Items in this collection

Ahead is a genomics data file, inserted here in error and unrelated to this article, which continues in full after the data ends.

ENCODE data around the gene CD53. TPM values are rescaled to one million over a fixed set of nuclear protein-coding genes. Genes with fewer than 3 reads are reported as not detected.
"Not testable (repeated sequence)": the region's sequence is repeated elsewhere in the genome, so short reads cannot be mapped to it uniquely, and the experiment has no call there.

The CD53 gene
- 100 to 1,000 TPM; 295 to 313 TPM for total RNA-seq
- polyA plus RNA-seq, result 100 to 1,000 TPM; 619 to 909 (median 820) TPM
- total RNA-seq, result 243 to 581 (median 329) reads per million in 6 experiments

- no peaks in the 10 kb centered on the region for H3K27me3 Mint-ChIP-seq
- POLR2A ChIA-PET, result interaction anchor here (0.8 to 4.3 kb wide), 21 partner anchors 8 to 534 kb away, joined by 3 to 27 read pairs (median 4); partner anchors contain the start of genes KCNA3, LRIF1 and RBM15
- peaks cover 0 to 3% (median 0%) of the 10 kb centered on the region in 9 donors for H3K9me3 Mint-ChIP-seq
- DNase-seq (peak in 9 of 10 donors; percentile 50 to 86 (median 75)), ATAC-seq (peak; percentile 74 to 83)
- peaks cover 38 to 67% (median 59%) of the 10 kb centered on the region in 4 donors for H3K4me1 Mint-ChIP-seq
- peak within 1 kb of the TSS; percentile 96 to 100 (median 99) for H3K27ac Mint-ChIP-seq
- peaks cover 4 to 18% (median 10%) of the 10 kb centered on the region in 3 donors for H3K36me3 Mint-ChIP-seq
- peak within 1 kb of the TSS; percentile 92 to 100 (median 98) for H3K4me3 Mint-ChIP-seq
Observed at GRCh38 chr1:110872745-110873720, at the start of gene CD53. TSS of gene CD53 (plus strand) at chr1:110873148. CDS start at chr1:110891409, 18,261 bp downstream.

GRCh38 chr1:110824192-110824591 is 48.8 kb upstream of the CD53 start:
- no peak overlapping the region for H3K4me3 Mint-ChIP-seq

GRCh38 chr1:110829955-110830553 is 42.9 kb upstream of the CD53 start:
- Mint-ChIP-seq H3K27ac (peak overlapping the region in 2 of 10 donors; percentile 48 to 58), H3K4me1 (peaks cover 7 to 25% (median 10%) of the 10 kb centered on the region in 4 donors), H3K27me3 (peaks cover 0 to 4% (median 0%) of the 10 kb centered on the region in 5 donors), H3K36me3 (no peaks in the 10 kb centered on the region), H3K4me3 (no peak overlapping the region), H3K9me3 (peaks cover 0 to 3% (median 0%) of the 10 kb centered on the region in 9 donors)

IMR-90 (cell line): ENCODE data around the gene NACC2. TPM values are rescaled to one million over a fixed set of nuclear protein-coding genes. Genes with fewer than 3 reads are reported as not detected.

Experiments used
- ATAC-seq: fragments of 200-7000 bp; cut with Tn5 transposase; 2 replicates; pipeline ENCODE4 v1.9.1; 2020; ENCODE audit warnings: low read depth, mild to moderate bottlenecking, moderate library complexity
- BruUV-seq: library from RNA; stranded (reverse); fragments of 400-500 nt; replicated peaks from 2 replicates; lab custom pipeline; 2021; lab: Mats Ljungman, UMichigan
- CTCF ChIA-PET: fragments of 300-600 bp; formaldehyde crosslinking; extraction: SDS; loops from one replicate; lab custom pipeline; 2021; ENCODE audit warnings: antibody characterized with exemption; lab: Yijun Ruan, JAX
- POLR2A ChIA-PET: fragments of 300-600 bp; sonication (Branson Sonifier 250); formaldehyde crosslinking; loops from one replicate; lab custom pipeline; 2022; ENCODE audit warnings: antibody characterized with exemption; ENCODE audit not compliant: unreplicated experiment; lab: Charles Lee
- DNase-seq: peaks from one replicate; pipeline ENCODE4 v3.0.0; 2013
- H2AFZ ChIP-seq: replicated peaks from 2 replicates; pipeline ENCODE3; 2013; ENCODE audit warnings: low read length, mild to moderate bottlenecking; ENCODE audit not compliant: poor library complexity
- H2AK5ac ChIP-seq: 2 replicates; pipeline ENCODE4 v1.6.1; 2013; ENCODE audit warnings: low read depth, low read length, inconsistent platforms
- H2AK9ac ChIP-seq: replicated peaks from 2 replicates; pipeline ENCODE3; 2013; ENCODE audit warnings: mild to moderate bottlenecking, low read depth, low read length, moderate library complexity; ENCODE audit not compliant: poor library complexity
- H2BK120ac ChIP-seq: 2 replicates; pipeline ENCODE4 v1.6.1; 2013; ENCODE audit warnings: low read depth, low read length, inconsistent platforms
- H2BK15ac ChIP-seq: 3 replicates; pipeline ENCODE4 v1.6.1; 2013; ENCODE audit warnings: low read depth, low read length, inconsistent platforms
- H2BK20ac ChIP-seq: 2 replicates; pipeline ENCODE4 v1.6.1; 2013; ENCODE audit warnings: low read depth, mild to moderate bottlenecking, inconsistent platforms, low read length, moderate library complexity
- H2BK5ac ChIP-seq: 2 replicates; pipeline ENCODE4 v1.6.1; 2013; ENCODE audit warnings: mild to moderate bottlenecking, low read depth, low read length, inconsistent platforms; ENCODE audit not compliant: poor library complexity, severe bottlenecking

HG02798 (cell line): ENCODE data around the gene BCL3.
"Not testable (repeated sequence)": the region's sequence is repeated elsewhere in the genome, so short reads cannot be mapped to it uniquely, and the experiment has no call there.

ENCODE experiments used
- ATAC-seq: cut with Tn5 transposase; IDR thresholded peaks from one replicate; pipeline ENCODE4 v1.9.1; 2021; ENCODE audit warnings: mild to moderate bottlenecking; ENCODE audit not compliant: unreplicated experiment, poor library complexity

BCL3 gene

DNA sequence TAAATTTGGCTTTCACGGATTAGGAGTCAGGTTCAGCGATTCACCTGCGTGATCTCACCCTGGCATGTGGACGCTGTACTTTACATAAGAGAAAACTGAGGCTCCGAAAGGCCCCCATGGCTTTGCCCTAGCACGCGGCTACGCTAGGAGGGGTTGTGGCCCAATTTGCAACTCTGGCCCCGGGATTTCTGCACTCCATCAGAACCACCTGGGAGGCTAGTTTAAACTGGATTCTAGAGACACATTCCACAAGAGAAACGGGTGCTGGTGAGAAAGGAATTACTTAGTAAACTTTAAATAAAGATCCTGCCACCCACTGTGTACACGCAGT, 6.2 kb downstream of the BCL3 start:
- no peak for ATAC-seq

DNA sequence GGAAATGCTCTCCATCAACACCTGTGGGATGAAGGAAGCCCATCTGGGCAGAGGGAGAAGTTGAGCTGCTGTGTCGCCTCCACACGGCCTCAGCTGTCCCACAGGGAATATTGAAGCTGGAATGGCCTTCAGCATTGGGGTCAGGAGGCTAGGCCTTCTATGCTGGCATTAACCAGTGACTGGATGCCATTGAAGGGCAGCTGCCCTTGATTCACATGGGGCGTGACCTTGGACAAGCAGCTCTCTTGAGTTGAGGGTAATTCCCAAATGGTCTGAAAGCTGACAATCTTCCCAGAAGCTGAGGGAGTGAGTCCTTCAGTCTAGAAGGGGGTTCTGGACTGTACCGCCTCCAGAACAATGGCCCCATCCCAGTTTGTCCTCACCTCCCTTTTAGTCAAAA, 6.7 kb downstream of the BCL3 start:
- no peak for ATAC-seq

PublicationThe World Bank's Support for Subnational Governance in Large Federal Countries: Lessons Learned from Argentina, Brazil and Nigeria(World Bank, Washington, DC, 2022) Stoykov, Petar Georgiev; Yilmaz, SerdarLimited local tax revenue and low public sector efficiency are two critical problems of public sector management and key constraints for the economic and social development of many subnational governments in large federal countries. To create fiscal space without compromising macroeconomic stability and fiscal sustainability, there is a need for reforms that lead to better use of public resources and improved expenditure efficiency through reforms in budgeting, procurement, and tax administration. This note presents lessons learned from the World Bank’s subnational governance projects in three large federal countries - Argentina, Brazil and Nigeria - between 2008-2017. These lessons learned can be useful in shaping the design of future subnational governance projects in other federal countries, particularly those projects seeking to improve service delivery, public expenditure systems and core governance institutions. PublicationThe Evolving Role of the Planning Function: International Experience and Reform Options for India(World Bank, Washington, DC, 2021-11-01) World BankThis note presents the main trends in strategic planning across public sector administrations in seven countries: Australia, Canada, Brazil, Mexico, Malaysia, South Korea, and Colombia. It was prepared in response to the Indian Government's interest in understanding the emerging trends in the evolution of strategic planning in a range of countries and effectively adapting this function across public administration at the national and subnational levels. PublicationDelivering Together: Using Indonesia's Village Law to Optimize Frontline Service Delivery(World Bank, Washington, DC, 2021-08-19) World BankOver the past twenty years, Indonesia has pursued an ambitious policy agenda for decentralization. Indonesia's subnational governments play a key role in providing frontline services. In 2014, Indonesia's Village Law ushered in a new chapter in the country's decentralization agenda. The law establishes a legal and financial foundation for villages to contribute to Indonesia's rural development. In 2020, village transfers accounted for around ten percent of all subnational transfers, playing an important role in Indonesia's Coronavirus (COVID-19) response strategy. Despite these positive results, several frontier issues in the overall decentralization agenda hinder villages' contributing potential to improving frontline service delivery. This report categorizes these structural challenges into four broad categories of regulatory challenges, coordination gaps, limited capacity building systems, and fragmentation in accountability systems. The report aims to show how overcoming these structural challenges can enable the government to institutionalize systems of accountability and participation into its wider service delivery framework. PublicationUsing New Data to Support Tax Treaty Negotiation(World Bank, Washington, DC, 2021-07-12) World BankThis paper introduces the new Tax Treaties Explorer dataset, developed with support from the World Bank and the G-24, and illustrates its use for research by tax treaty negotiators, policy makers, and researchers. The new dataset provides a rich source of data to reexamine existing tax treaty policy, inform negotiation positions, and assess treaty networks. For the first time, it provides a tool to analyze trends in the content of tax treaties, across individual agreements, over time, and between countries. To illustrate the value of such an approach, we replicate a study by Barthel, Busse, and Neumayer (2009), which found a positive association between the presence of a tax treaty and the bilateral stock of FDI. We show that this effect is mainly driven by the withholding tax rates in the treaty rather than by other provisions affecting taxing rights such as permanent establishment. If the outcomes of this proof-of-concept replication are borne out in future research, this would suggest that negotiators can seek the maximum protection of source taxing rights in other parts of the treaty, knowing that this is unlikely to dilute investment-promoting impacts. PublicationChatbots for Third-Party Monitoring: CivicTech Pilot in Madagascar(World Bank, Washington, DC, 2020-06) Rakotomalala, Olivia; Peixoto, Tiago; Kumagai, SakiGrowing evidence confirms that citizen engagement is key to improving the delivery and quality of public services, management of public finances, and to promoting social inclusion, resulting in tangible improvements in people’s lives. The advent and availability of new technologies provide new opportunities to reach citizens, aggregate their ‘voice’ and demand, help governments respond, and partner with citizens to find and implement solutions collectively. With the right approach, CivicTech enables citizens to overcome income, social, and geographical barriers to interact with governments and participate at the local or national level. The CivicTech pilot in Madagascar supported the development of a Facebook ChatBot (bot) to enable third-party monitoring of service delivery operations for the Madagascar Public Sector Performance Project (PAPSP, P150116). A similar approach could be replicated for Community Driven Development (CDD) projects and local government and decentralized service delivery projects to achieve a multi-channel structure for third-party monitoring (offline, mobile, and web). The note documents the CivicTech pilot experience in Madagascar and lessons learned. PublicationFreedom of Information Access: Key Challenges, Lessons Learned and Strategies for Effective Implementation(World Bank, Washington, DC, 2020-06-01) World BankImplementation of the right to information as established in a Freedom of Information Access (FOIA) Law provides a foundation for institutionalization of transparency and support for anti-corruption efforts. Passage of a FOIA law is only a first step toward accessibility of data and documents held by public agencies, however. Effective implementation of a FOIA requires that public agencies take additional steps to put laws into practice and overcome common implementation challenges that can render FOIA laws ineffective. This note, which builds on previous World Bank research on factors determining effective implementation of FOIA laws, reviews cases of introduction of FOIA laws around the world and summarizes the main challenges, lessons learned and key strategies emerging from these experiences. Its primary aim is to inform Italian public agencies charged with implementation of the FOIA law about steps they can take toward effective implementation. As such, it focuses on areas of activity typically within the purview of public agencies, as opposed to those typically in scope of policymakers or central agencies charged with implementation and/or legislative oversight of FOIA. PublicationBangladesh: Political Economy of Right to Information(World Bank, Washington, DC, 2020-04-30) Ahsan, Syed Khaled; Hasan, Sadik; Imran, Nadee NaboneetaThe Right to Information (RTI) Act, 2009, was a milestone in the legal history of Bangladesh to ensure people’s right to obtain information from the government offices and other organizations. This act covers most bodies owned, controlled, or substantially financed either directly or indirectly by the government and non-governmental organizations (NGOs). The act aims at giving citizens the right to hold the government accountable. In the 1990s, civil society advocated for the RTI Act as one of the best-fitted tools to establish good governance. The act was drafted by the government and civil society organizations (CSOs) together, following an analysis of a few other RTI Acts. A caretaker administration further cemented the path for the introduction of the RTI Act. The Council of Advisors of the caretaker administration approved the RTI Ordinance in September 2008, and it became formally recognized as a law from October 20, 2008. The democratically elected new government passed the RTI Act in March 2009, in the very first session of Parliament. The context of introducing a law for RTI in Bangladesh was different from that of India. The demand came from the grassroots level in India with a 40-day sit-in protest by a citizens’ rights body in 1996. In the case of Bangladesh, it came from Dhaka-based elites and lacked connection with the grassroots (Article 19 2015). The RTI Act, 2009, helps investigative journalism, but that is not the entire goal of this act. The goal is to empower citizens with information and make livelihoods easier for the ones who will otherwise have no means of getting answers from the state or other social actors. PublicationDigital Government Readiness Assessment Toolkit: Guidelines for Task Teams(World Bank, Washington, DC, 2020-04) World BankThe Digital Government Readiness Assessment (DGRA) Toolkit is a knowledge product developed as a global public good to help client countries leaders in digital agenda and Information and Communication Technologies (ICT) sector assess their current status, as well as their aspirations in digital development of the country and transformation of the public sector by leveraging digital solutions. PublicationBangladesh Right To Information Survey 2019(World Bank, Washington, DC, 2020) World BankThe year 2019 marks the tenth year of the Right to Information (RTI) act enactment in Bangladesh. The Government of Bangladesh (GoB) has made good progress in implementing the RTI Act 2009 in the past decade. The RTI survey was conducted between January and March of 2019. The survey results reveal that the contribution of the RIT Act 2009 has overall been positive in the last decade. Especially, notable progress has taken place in making the supply side prepared in implementing the RTI Act. The survey will enable policymakers and RTI activists to identify and seal the pores and bring about the desired changes in perception, behavior, and actions of various stakeholders, including the citizens. PublicationLeveraging ICT Platforms to Foster Citizen Engagement For Enhanced Public Accountability: The Korean Experience(World Bank, Washington, DC, 2019-05-10) Bae, You-Jin; Choi, Seung Won; Kim, Min Jeong; Kim, SeongjunThis learning note aims to document the experience of the Board of Audit and Inspection of Korea (BAI) and the online administrative appeals hub system of Korea’s Central Administrative Appeals Commission (CAAC) in leveraging ICT platforms for citizen engagement. The note both analyzes participatory practices and examines how the use of ICT platforms contributed to enhance public outreach by making citizen engagement in public accountability more cost-effective, scalable, transparent, and inclusive. The learning note targets accountability institutions (such as supreme audit institutions, anti corruption agencies,and so on), as well as representatives from civil society organizations and citizens around the world interested in knowing more about the experience of Korea, including the challenges and opportunities, in leveraging ICT tools to foster citizen engagement for enhanced public accountability.